With half as many neurons in their cerebral cortex as cats—and half the attitude, some would say—dogs are often taken to be the less intelligent domestic partner. While dogs drink out of the toilet, slavishly follow their master and need a chaperone to relieve themselves, cats hunt self-sufficiently and survey their empire with a regal gaze.
But cats beware. Research in recent years has finally revealed the genius of dogs.
Like other language-trained animals—dolphins, parrots, bonobos—dogs can learn to respond to hundreds of spoken signals associated with different objects. What sets dogs apart is how they learn these words.
If you show a child a red block and a green block, and then ask for the chromium block, not the red block, most children will give you the green block, despite not knowing that the word “chromium” can refer to a shade of green. Children infer the name of the object. They know that you can’t be referring to the red block.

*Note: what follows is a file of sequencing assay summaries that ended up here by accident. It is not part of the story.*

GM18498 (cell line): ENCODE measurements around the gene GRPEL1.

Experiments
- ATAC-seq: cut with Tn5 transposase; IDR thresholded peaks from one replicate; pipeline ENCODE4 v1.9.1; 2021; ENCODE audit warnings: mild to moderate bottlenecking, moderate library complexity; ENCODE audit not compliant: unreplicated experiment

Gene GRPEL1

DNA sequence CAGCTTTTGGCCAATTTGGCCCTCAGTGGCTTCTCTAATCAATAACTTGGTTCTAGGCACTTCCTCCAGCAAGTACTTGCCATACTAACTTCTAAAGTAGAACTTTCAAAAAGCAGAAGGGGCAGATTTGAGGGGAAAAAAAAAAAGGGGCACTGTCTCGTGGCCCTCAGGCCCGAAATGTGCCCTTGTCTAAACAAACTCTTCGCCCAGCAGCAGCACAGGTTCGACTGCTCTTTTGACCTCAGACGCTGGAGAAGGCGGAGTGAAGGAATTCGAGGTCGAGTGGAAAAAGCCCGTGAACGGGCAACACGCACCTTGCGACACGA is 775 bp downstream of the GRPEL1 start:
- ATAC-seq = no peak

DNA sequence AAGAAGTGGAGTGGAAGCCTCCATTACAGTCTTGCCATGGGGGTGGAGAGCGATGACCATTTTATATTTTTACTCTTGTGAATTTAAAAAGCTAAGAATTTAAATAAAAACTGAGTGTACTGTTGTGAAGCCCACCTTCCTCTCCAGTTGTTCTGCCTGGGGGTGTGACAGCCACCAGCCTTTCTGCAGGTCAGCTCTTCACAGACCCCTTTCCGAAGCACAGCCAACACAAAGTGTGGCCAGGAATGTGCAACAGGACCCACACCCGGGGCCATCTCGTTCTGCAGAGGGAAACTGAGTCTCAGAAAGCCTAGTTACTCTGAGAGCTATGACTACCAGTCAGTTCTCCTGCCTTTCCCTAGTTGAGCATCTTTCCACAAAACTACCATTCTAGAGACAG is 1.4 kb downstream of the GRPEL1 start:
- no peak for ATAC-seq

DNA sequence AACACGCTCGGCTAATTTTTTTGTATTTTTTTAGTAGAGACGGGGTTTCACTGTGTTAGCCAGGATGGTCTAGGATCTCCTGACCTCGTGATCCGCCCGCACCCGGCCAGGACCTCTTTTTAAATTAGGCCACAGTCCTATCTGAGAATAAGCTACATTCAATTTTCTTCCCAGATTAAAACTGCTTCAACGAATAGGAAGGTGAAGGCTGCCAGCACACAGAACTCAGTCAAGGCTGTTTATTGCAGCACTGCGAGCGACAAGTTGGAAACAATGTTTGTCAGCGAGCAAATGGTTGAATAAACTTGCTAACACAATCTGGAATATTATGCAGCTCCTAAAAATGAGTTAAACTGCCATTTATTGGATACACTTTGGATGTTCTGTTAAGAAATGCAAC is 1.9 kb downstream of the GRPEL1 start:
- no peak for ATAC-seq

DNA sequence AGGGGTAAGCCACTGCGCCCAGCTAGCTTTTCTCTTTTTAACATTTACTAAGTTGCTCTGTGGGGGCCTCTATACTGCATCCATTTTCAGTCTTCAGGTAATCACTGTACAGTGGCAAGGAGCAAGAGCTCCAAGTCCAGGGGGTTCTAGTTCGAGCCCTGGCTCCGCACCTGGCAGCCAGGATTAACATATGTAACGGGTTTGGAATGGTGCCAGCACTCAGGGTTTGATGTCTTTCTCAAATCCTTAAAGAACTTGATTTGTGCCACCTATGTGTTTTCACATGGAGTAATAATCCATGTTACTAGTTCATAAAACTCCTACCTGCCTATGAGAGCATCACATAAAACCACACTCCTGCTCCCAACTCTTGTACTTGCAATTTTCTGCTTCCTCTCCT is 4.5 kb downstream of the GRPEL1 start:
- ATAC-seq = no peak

In 2004, Juliane Kaminski from Britain’s University of Portsmouth and her colleagues published the results of a similar experiment with a dog called Rico who knew the names of hundreds of objects.
Dr. Kaminski showed Rico an object that he had never seen before, along with seven other toys that he knew by name. Then she asked Rico to fetch a toy using a word that was new to him, like “Sigfried.” Just like human tots with the word “chromium,” Rico was immediately able to infer that “Sigfried” referred to the new toy. Since the report on Rico, several other dogs have also been shown to make inferences this way. Dogs are the only animals that have demonstrated this humanlike ability.
Read more at The Wall Street Journal.